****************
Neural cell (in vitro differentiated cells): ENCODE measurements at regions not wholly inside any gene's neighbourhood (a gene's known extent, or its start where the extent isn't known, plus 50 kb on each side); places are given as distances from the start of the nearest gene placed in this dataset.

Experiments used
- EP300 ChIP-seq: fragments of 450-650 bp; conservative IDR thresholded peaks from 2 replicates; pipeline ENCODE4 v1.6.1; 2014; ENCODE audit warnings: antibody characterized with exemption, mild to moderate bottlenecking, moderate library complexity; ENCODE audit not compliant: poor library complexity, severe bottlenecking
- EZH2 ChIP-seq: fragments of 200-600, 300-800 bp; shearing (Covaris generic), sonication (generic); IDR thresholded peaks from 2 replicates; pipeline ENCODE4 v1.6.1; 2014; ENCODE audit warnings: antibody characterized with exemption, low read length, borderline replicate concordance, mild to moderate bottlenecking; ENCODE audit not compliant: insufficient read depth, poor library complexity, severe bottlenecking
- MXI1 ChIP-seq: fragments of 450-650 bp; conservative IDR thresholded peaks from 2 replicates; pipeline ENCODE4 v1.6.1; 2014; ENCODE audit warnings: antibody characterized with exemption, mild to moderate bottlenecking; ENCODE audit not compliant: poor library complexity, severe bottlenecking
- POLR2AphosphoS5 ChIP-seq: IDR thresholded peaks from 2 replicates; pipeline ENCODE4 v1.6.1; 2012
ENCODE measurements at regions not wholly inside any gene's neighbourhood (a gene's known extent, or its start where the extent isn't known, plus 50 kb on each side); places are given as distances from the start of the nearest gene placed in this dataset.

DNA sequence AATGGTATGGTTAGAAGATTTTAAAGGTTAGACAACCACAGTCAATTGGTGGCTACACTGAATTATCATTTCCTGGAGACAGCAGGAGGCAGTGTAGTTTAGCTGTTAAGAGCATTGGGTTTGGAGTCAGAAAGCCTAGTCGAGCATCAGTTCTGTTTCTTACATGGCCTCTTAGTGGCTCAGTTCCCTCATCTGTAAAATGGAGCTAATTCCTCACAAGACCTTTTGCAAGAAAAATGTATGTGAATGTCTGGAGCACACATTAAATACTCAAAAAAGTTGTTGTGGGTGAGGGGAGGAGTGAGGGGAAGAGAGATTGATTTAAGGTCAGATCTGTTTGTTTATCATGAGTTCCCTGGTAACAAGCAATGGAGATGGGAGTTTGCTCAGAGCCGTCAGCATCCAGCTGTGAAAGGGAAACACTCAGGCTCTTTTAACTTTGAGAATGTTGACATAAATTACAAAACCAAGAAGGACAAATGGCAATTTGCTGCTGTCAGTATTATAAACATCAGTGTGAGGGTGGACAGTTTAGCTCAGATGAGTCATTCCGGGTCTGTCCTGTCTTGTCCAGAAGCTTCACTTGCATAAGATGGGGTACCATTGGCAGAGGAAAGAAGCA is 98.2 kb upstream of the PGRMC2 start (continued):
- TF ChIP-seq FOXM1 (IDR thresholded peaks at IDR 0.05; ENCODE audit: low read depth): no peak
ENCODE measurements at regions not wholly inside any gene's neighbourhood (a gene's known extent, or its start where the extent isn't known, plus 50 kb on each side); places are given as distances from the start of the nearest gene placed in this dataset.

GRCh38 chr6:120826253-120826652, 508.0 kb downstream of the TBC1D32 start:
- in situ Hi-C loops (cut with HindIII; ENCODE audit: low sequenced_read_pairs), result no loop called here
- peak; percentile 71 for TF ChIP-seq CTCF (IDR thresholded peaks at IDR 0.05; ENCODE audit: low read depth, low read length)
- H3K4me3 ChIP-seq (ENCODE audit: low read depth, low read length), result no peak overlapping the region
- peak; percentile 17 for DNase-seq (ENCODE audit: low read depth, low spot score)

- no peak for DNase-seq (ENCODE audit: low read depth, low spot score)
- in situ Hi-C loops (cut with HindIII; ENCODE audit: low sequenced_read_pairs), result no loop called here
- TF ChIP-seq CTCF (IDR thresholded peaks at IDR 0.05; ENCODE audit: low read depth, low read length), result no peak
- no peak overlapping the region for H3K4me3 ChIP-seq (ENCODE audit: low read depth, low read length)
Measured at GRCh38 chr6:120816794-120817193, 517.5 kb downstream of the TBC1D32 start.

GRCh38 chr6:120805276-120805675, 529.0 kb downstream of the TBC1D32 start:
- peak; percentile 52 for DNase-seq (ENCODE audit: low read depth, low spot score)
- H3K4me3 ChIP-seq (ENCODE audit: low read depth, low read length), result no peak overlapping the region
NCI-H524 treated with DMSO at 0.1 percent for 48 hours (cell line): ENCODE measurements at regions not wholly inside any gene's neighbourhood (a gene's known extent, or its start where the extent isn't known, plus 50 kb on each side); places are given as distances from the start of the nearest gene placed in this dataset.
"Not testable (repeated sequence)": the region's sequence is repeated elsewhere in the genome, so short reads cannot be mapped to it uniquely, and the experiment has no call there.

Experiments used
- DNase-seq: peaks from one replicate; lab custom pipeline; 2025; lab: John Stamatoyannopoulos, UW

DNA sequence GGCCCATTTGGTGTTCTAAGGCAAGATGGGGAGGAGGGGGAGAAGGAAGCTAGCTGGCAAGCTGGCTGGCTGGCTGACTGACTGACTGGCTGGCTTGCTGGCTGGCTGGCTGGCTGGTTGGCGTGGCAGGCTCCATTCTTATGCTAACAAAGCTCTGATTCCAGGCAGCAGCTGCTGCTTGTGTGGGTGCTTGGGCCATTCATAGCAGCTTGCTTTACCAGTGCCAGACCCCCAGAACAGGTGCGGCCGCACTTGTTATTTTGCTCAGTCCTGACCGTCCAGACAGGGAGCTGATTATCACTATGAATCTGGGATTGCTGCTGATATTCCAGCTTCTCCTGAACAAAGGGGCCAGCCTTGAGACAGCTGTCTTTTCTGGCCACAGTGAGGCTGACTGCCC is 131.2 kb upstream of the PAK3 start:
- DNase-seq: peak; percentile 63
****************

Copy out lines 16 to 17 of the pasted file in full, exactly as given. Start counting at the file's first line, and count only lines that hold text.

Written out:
- no peak for DNase-seq (ENCODE audit: low read depth, low spot score)
- in situ Hi-C loops (cut with HindIII; ENCODE audit: low sequenced_read_pairs), result no loop called here